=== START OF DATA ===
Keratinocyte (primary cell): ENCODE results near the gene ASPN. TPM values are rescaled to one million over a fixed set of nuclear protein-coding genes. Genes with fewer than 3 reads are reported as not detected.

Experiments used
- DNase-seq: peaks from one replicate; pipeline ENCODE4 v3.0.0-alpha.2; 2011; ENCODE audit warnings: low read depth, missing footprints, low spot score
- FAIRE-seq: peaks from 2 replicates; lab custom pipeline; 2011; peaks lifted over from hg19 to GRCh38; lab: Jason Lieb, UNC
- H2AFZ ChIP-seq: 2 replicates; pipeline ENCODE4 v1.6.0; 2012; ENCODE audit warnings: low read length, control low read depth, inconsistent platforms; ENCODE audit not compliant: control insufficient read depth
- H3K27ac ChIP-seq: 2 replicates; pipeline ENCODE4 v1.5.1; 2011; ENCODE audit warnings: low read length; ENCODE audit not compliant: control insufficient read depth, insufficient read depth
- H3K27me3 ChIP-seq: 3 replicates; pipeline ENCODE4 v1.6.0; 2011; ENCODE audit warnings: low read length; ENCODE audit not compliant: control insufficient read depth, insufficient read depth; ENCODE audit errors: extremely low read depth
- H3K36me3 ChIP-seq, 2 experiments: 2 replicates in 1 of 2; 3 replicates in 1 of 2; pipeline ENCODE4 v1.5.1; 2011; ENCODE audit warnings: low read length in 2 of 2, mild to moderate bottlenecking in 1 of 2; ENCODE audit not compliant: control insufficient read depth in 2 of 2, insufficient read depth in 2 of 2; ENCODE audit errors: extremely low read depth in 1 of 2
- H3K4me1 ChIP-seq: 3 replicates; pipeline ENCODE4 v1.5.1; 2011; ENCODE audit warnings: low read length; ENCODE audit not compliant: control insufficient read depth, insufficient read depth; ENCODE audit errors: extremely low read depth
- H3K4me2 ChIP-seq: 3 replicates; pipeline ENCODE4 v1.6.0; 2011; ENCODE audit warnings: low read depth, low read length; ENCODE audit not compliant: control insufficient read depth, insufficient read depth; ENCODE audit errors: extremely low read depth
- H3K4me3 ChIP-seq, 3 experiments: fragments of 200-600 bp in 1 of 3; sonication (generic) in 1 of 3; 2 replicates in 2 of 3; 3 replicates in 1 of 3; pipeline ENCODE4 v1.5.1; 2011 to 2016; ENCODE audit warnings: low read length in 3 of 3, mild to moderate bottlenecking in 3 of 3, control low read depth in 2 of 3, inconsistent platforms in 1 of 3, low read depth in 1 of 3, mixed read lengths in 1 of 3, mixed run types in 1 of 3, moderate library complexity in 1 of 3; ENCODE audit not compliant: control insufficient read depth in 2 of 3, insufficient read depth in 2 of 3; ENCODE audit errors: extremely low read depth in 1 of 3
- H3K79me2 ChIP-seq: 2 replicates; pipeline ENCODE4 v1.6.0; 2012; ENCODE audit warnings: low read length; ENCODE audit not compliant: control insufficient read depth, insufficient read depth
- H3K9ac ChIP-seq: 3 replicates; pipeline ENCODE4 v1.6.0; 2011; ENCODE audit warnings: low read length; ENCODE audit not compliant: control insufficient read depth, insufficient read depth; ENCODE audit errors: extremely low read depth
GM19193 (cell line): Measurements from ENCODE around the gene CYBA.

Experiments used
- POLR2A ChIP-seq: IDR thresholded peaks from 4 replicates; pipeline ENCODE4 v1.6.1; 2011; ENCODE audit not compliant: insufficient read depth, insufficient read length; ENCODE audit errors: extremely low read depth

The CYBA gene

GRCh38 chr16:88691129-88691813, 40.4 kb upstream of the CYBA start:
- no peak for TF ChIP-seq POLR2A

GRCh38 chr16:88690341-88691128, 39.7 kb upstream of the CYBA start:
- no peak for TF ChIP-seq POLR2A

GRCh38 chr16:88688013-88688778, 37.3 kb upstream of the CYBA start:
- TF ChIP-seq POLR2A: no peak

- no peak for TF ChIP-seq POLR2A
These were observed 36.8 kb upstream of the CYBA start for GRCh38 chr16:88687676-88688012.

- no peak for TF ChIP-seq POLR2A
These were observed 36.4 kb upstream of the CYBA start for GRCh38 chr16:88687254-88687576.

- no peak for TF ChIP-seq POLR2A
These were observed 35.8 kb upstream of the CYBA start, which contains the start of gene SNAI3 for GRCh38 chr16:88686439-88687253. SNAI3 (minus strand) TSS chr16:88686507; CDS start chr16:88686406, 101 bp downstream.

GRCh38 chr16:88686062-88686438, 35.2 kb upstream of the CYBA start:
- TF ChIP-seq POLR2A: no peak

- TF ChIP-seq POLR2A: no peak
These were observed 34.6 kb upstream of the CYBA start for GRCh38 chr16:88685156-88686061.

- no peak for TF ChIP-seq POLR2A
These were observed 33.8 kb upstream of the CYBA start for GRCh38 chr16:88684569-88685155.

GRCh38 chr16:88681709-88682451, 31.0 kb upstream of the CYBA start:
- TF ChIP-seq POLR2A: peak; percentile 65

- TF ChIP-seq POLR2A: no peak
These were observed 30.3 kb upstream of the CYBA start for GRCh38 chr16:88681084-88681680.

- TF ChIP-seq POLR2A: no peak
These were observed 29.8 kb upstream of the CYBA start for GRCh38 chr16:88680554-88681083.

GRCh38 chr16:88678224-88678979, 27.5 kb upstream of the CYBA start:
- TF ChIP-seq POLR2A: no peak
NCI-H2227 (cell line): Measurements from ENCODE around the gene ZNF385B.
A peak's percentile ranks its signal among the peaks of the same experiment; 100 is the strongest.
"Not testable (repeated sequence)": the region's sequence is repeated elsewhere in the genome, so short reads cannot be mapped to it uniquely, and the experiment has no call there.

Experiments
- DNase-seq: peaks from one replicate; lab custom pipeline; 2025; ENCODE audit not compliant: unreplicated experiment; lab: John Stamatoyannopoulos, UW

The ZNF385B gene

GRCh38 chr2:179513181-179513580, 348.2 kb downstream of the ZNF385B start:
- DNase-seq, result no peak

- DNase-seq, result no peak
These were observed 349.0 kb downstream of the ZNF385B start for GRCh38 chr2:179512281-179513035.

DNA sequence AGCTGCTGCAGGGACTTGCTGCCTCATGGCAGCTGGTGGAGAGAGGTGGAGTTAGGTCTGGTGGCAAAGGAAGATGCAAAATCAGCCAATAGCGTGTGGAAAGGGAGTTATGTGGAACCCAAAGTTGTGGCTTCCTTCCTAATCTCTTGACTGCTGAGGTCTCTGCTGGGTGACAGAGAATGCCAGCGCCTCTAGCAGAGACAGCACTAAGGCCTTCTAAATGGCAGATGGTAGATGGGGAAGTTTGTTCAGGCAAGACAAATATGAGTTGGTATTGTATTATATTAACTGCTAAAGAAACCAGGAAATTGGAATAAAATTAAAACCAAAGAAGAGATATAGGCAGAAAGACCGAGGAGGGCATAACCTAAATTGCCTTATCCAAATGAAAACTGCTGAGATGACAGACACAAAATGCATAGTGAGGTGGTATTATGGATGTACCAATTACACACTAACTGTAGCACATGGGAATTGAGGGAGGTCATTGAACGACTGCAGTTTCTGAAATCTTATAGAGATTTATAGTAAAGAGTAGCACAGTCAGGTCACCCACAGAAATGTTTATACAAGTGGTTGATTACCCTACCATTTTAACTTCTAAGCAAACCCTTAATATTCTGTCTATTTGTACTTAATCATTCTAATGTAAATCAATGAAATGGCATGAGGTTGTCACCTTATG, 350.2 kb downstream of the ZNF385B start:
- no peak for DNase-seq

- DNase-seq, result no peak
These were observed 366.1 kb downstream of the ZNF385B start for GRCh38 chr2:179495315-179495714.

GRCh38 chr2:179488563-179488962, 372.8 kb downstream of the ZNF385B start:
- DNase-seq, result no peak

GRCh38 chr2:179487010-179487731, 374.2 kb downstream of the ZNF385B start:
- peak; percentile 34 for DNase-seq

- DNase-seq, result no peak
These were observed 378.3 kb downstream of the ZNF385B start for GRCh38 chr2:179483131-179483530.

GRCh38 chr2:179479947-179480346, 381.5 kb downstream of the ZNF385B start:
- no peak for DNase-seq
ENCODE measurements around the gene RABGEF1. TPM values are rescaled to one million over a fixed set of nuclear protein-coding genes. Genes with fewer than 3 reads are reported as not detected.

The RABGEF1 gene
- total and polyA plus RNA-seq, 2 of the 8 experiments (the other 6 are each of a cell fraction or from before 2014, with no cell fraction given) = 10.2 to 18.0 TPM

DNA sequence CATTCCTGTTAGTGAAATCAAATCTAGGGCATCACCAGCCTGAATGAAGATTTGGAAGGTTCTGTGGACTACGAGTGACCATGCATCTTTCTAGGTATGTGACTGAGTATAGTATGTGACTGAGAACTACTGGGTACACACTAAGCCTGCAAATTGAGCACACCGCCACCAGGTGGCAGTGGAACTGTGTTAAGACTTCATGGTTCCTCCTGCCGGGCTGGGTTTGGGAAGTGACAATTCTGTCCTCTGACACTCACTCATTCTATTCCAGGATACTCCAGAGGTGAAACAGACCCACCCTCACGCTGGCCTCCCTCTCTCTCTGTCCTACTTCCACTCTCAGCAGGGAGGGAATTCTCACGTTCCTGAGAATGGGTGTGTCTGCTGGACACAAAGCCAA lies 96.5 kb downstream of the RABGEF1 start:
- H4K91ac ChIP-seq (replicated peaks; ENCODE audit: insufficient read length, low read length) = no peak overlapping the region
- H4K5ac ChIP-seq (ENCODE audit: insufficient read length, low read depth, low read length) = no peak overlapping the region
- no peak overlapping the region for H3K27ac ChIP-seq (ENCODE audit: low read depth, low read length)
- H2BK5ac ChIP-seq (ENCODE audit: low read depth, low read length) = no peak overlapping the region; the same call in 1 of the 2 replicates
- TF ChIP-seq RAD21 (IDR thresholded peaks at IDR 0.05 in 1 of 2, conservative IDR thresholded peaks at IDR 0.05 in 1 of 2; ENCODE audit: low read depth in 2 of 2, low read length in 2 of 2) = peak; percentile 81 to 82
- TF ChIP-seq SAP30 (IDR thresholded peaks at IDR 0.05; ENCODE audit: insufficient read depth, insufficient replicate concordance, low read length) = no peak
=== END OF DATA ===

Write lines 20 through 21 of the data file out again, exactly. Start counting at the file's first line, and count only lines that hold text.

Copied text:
GRCh38 chr16:88690341-88691128, 39.7 kb upstream of the CYBA start:
- no peak for TF ChIP-seq POLR2A